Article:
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Administration, Students, Teaching

There Is No Excuse…

We have forty million reasons for failure, but not a single excuse.   ~Rudyard Kipling

It is amazing how quickly our minds go to the art of making excuses.  Second nature, really.  Our rationale,  and justifications, serve as a salve for stinging criticism, public failure, or feelings of guilt.

Philippines Public School Teen

cc flickr photo by moyerphotos

Recently, a former student has been offering up some rather pointed criticism of our school via social media.  The posts are an embellished mix of the student’s perceived reality and inflammatory language.  The writing is easily dismissed as the immature ramblings of a spurned teenager – someone looking to cause trouble.    So…why am I having such a hard time being dismissive?

As I considered the potential reasons for this student’s vindictive posts, I immediately began excusing my responsibility in the matter.  I wasn’t aware of any problems or issues.  The student never came to see me about concerns.  I never heard from a parent.  I’m not even sure who this kid is….

I’m not even sure who this kid is.

Uh oh.

Maybe if I knew who the kid was, I would have noticed an issue.  Maybe I would have asked questions.  Maybe I would have noticed a change.  Maybe I would have spoken to a parent.  Maybe I would have gone out of my way to encourage and advocate.

Maybe it wouldn’t have made a difference…or maybe it would have made all of the difference.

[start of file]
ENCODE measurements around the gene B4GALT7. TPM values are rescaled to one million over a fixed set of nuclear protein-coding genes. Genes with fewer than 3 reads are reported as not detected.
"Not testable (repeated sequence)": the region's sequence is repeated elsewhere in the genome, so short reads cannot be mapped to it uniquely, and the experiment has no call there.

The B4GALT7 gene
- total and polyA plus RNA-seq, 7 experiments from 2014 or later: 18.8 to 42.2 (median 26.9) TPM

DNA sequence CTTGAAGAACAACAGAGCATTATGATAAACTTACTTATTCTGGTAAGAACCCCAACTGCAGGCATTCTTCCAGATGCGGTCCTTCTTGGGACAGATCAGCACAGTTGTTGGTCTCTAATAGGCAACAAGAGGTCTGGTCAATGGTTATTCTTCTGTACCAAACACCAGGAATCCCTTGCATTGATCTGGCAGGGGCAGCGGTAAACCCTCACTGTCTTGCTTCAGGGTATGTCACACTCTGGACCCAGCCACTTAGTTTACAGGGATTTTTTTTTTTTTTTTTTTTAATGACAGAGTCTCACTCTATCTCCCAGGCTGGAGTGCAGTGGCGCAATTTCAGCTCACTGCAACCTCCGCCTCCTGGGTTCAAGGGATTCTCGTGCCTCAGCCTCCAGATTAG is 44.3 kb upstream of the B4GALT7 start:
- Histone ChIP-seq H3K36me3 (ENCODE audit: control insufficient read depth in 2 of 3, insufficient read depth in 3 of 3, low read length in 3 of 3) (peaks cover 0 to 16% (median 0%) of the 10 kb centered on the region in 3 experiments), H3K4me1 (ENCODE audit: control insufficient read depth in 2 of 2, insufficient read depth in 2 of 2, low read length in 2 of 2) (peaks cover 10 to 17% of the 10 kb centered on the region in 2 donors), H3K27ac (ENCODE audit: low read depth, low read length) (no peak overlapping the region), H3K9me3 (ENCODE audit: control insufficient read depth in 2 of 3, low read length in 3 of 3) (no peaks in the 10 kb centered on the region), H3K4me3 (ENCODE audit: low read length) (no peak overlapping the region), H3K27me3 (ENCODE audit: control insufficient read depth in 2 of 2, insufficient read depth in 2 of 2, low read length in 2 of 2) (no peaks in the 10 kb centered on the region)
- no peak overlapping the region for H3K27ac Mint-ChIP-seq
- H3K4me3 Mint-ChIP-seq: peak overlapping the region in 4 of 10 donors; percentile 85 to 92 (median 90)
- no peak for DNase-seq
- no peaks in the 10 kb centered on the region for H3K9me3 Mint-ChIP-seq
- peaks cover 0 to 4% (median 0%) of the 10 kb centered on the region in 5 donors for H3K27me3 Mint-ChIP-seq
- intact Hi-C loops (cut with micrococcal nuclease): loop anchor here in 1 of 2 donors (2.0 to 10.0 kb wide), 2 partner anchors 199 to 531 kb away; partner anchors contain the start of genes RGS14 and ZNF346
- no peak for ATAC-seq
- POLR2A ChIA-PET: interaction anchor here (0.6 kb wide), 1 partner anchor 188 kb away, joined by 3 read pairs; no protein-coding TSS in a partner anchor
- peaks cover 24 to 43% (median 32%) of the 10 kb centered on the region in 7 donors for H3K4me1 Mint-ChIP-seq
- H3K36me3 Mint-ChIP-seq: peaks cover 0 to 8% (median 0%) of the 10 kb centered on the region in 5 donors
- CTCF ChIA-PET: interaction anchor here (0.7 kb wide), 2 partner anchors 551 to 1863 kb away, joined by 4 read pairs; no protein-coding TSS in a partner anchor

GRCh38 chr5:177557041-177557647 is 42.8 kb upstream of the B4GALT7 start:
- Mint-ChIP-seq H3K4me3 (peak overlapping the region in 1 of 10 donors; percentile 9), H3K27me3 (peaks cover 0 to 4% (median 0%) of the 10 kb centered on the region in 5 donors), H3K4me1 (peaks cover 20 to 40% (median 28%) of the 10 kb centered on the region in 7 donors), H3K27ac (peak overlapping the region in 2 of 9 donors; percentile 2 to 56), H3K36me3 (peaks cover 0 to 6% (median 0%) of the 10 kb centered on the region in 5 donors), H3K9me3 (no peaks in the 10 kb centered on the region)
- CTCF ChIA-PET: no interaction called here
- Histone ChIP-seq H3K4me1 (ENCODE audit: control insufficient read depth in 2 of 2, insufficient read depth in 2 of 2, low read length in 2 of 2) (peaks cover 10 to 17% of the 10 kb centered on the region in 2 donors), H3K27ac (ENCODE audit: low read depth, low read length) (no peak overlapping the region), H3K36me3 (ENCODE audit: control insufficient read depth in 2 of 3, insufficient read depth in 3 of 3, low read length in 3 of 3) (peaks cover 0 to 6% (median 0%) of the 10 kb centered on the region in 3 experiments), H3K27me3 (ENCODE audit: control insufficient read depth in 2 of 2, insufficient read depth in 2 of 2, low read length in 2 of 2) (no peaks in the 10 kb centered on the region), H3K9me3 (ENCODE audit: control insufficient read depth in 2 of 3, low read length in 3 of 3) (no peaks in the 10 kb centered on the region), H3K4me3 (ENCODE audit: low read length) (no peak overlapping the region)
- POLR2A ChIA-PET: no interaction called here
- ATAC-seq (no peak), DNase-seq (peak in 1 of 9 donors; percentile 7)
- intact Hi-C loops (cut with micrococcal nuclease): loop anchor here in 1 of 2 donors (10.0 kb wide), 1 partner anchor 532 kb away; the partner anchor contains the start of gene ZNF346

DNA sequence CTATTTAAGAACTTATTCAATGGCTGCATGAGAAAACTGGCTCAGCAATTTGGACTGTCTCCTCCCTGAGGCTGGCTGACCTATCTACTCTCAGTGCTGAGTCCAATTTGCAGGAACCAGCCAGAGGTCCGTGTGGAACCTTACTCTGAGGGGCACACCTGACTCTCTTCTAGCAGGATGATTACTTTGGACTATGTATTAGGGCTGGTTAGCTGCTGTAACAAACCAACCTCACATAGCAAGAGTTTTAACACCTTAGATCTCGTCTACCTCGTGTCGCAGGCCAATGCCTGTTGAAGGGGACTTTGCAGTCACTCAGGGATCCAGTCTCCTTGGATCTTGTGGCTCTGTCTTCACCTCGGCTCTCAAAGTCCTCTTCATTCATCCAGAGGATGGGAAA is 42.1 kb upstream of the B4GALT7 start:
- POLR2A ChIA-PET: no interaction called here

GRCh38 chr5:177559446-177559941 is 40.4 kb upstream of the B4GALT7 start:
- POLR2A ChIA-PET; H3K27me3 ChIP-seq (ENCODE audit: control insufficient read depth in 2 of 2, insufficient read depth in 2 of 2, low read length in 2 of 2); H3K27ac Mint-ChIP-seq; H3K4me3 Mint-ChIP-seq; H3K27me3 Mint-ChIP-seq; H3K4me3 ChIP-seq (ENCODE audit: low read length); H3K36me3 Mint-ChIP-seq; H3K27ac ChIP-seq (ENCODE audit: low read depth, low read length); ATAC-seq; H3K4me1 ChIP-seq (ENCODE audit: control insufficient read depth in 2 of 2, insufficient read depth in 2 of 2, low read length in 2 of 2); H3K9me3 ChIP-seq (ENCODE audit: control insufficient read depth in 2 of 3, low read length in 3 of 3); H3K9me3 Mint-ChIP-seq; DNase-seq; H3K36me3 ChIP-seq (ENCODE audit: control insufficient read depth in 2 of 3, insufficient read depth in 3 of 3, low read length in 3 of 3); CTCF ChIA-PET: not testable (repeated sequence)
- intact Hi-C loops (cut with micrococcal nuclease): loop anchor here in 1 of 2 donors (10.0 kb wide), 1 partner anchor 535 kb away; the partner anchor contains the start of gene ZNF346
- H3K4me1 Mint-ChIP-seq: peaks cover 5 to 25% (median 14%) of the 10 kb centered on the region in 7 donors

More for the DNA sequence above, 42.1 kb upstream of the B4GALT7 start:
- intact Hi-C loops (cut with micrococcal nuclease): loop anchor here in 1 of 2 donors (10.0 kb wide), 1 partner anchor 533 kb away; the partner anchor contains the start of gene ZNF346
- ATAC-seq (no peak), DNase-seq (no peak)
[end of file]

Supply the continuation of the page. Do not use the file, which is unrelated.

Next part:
During my time as a school administrator, I have been diligent in my efforts to get out of my office – spending time on campus, in classrooms, and interacting with kids.  There can be no argument that these efforts are an essential part of effective school leadership – if you are not visible, approachable and knowledgeable about what is happening on your campus you will not be seen as a leader.  In spite of my efforts, I fear I still fall short of “knowing” my students.  In fairness, there are over 900 of them, but they are ALL my students, so shouldn’t I know who they are?

To that end, here is my first goal for the 2012-13 school year.  I am going to learn the name of every student on my campus.  I am certainly not equating knowing the names of my students with knowing them as individuals…but I think it is a start.  It will begin a dialogue, demonstrate that I value each and every kid on our campus, and hopefully help students develop a greater degree of familiarity and comfort interacting with me.

There are a million reasons that would prevent me from accomplishing this goal.

But not a single excuse.

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About azjd

Junior high principal by day, aspiring difference maker, and Jedi in my own mind. Act justly. Love mercy. Walk humbly.

Discussion

9 thoughts on “There Is No Excuse…

  1. That’s a wonderful goal to have. As a classroom teacher, I know an administrators job can be very consuming and stressful;however, of the schools I’ve seen, there are much greater successes when the kids know the administrators care. Even just little things help. Our principal and vice principal write personalized inspirational notes on every middle schoolers report card. Takes a lot of time, but the kids definitely notice it!

    Posted by myfriendmissmiller | April 7, 2012, 8:17 pm